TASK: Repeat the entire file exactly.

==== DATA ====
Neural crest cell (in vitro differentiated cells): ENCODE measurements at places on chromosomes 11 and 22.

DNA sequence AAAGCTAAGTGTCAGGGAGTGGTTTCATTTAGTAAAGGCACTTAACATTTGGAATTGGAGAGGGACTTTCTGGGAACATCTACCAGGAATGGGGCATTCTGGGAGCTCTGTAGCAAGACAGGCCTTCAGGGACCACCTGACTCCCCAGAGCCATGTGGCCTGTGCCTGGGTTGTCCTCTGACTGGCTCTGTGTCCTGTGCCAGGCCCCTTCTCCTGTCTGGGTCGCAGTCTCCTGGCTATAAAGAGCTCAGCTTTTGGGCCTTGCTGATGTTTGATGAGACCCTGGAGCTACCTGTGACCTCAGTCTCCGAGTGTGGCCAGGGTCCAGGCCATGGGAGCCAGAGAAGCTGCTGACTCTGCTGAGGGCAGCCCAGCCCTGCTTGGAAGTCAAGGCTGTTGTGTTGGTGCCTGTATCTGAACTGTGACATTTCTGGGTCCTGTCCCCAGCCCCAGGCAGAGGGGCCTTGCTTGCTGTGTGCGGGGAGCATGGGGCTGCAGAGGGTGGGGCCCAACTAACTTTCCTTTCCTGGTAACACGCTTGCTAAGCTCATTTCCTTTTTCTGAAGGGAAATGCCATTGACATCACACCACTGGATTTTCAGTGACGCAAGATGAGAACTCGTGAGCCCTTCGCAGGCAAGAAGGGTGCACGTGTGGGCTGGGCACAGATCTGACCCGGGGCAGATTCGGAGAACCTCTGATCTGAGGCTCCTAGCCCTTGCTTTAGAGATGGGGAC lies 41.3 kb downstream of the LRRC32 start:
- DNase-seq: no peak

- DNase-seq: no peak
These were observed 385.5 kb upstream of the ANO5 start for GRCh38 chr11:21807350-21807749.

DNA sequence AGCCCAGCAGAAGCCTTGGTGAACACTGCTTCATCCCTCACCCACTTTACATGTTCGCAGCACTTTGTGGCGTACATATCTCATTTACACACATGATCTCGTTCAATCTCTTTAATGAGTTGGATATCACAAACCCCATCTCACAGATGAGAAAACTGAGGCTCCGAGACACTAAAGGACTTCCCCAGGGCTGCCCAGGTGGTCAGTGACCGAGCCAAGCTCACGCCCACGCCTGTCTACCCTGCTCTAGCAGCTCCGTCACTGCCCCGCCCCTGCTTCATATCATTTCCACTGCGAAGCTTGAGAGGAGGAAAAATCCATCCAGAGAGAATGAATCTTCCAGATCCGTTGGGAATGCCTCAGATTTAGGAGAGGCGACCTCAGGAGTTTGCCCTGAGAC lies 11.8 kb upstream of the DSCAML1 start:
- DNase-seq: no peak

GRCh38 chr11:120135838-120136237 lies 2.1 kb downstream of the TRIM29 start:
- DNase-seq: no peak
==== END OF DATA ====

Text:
Neural crest cell (in vitro differentiated cells): ENCODE measurements at places on chromosomes 11 and 22.

DNA sequence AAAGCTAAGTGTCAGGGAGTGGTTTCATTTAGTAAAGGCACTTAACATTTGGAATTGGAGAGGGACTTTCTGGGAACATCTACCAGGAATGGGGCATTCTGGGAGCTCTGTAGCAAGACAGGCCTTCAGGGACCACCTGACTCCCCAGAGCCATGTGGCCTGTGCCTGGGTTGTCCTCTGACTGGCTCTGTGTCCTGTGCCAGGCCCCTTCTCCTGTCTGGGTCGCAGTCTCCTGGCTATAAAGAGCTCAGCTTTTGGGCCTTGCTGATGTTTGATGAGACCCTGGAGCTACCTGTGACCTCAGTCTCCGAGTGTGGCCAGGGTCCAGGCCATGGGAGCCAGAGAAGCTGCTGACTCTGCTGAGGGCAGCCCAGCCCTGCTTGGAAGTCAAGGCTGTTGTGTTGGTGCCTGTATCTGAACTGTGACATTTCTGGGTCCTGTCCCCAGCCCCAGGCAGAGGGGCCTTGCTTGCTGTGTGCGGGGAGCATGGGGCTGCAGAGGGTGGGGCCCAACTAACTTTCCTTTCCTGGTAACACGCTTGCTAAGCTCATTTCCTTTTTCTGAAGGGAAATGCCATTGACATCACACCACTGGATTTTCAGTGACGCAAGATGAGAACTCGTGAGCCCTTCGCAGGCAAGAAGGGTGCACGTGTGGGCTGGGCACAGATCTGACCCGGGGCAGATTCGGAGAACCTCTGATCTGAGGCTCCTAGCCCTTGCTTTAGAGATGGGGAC lies 41.3 kb downstream of the LRRC32 start:
- DNase-seq: no peak

- DNase-seq: no peak
These were observed 385.5 kb upstream of the ANO5 start for GRCh38 chr11:21807350-21807749.

DNA sequence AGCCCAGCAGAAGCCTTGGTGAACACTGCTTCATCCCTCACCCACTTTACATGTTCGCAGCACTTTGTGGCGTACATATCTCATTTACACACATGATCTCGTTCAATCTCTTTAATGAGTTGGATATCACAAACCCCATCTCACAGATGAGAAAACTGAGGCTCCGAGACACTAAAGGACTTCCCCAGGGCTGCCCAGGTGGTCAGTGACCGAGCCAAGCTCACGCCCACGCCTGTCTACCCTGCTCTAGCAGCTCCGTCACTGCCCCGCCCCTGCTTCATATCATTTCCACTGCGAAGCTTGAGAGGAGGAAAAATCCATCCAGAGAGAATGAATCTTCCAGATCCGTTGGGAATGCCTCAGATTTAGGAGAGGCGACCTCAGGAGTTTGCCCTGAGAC lies 11.8 kb upstream of the DSCAML1 start:
- DNase-seq: no peak

GRCh38 chr11:120135838-120136237 lies 2.1 kb downstream of the TRIM29 start:
- DNase-seq: no peak